Keep in mind that each money manager has a system. Unless you have enough money to be his or her only client, then you will have to fit into the system. That means that you have to find the system that comes closest to what you would do if you were handling the investments yourself. Find out what your prospective manager bases his/her buy and sell decisions on, what determines the amount allocated to different types of investments and the overall philosophy s/he has about how markets work. If you are an experienced investor, you need to ask yourself what the manager does that you can’t do yourself—and it if is worth what she or he charges to free up your time!
You know what your comfort level is better than anyone. So think about past market declines when you lost money. What would you have liked an advisor to do? Find out what actions were taken by the private moneymanager you are considering and see if she or he would have achieved a better result and if you would have been able to sleep at night in the midst of it. You want to focus on the actions taken by the manager to see how they line up with your pain tolerance.
A manager may have taken actions that resulted in a tremendous gain but put the portfolio at increased risk in doing so. Just because the result was a gain doesn’t mean it was suitable for your portfolio.
I would also avoid “one-trick-pony” money managers who have a single investment approach. For instance, some money managers only do value investing, others just for growth. Some may just do trading and nothing long-term. The problem is that there isn’t a single method that is going to work all the time. That’s why I use multiple approaches in the typical account. More importantly, if the approach I’m taking doesn’t seem to be working, then I try to find something that is. Not all private money managers do that, but I think it is critical.
Ways To Make Sure Your Money Is Safe
We’ve all heard of Bernie Madoff and how unsuspecting investors lost billions of dollars because of fraud. There are steps that you can take to make sure something similar doesn’t happen to you. You need to:
1) Make sure the manager does NOT have access to your money.
Your account shouldn’t be with the money manager. Instead, the account should be at a well-recognized, established national custodian such as Fidelity, Charles Schwab, TDAmeritrade or RaymondJames, etc. The account should be in your name, not the name of the advisor, and you should have access to account statements directly from the custodian. You can then compare the statements from the custodian to the information provided by the advisor to verify that they reconcile.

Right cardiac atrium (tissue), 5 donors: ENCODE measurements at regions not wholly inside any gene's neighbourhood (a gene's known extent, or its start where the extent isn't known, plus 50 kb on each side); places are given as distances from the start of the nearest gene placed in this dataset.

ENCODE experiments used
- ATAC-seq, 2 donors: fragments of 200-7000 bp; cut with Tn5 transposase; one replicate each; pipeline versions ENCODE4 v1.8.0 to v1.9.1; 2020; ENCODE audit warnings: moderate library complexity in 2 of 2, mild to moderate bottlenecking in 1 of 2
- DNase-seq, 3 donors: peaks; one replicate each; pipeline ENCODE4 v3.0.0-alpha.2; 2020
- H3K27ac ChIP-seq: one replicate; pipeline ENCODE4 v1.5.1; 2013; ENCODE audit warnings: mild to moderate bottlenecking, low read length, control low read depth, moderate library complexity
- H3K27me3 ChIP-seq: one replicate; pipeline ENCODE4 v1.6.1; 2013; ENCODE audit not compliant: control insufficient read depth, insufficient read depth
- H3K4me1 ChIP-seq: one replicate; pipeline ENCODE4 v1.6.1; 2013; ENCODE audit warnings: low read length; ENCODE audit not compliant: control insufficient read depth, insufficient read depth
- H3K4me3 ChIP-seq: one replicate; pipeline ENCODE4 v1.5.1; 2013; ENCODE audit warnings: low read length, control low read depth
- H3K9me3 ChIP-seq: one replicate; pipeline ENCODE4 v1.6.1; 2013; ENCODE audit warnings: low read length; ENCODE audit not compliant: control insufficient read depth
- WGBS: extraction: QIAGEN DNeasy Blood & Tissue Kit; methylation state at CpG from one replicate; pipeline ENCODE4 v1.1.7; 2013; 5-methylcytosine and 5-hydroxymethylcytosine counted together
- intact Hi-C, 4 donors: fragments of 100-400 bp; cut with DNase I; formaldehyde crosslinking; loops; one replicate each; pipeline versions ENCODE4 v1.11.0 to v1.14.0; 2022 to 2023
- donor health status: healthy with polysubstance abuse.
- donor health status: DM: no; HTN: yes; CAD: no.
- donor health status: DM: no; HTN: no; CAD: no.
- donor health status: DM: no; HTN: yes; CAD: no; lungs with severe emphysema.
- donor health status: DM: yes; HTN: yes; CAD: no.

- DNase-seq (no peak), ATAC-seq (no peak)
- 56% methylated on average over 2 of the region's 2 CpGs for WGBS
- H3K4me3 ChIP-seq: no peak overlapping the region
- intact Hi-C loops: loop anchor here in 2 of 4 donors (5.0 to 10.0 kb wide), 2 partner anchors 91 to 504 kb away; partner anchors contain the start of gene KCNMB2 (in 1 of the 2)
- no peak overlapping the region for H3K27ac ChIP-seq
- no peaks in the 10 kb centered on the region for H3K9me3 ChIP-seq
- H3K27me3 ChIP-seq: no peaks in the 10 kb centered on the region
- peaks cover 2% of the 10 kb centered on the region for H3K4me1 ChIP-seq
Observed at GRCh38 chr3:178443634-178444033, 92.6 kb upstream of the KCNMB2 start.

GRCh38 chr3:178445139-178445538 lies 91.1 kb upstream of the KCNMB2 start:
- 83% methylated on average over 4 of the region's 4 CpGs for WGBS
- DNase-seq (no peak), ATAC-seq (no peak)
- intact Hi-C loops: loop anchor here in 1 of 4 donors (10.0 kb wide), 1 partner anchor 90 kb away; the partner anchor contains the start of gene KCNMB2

There are some advisors that take custody of your assets. Don’t allow that! You open yourself up to a much greater level of risk. One exception to that rule is a hedge fund. It’s normal for a hedge fund to have custody because your money is pooled with that of everyone else’s. Most people reading this report won’t ever work with a hedge fund because it entails a much greater level of risk than the typical investor will tolerate.
The manager should not be able to transfer money between your accounts. If she or he can, it’s a sign that she or he has access to your funds and can transfer it to an account that is not yours. You want the custodian to require your signature in order for funds to be moved out of your account.
For instance, I use two custodians, and there are times that I need a client to move money from the account at one custodian to their account at the other custodian. I can’t do that for them. They can either login to the custodian website and initiate the transfer or they have to sign a form and transfer it.
2) Do not give anyone your log-in information.
That raises another point: don’t let the advisor or money manager have access to the log-in information you use to access the custodian website.
First, they shouldn’t need it because they should already have access to the same information. Second, most custodian websites give you the ability to initiate money or account transfers electronically. If you give the manager access to your password, you are giving them the ability to transfer your money anywhere they want!
A private money manager will require trading discretion in the account. That allows the manager to place trades, i.e., to buy and sell securities in your account without having to contact you before each trade. That is normal when working with a money manager, because that’s what you are paying them to do. It’s NOT normal when working with a traditional advisor, especially if the traditional advisor gets paid on commission.
You can limit the discretionary authority the money manager has by only allowing him or her to trade certain types of securities. For instance, if the money manager doesn’t use futures, Forex or options, then she or he doesn’t need discretion granted for them.
3) Beware of returns that are too good to be true.
It is extremely rare for ANY manager to provide market-bettering returns every year.
Bernie Madoff had 10+% returns year in and year out, yet rather than questioning how that could be possible, his clients just gave him more money!
Unless you are primarily invested in fixed-income products that pay a set rate of interest, you should expect variability of returns: they shouldn’t be the same each quarter or each year. Interest rates and stock markets go up and down due to their cycles. Even if you are invested in individual bonds that pay a fixed rate of interest, the market value of those bonds is going to fluctuate. If you aren’t seeing that fluctuation in your statements, ask questions.
4) Finally, you should be concerned if there AREN’T periods in which the value of your account goes down.
If the manager is investing in stocks, bonds or real estate, there will be times that losses will occur. The manager, hopefully, will be taking steps to try to minimize those losses, but no one is always right. Learn more in my book Protecting and Maintaining Retirement Income Throughout The Looming Financial Crisis (The Retired Investor’s Survival Guide).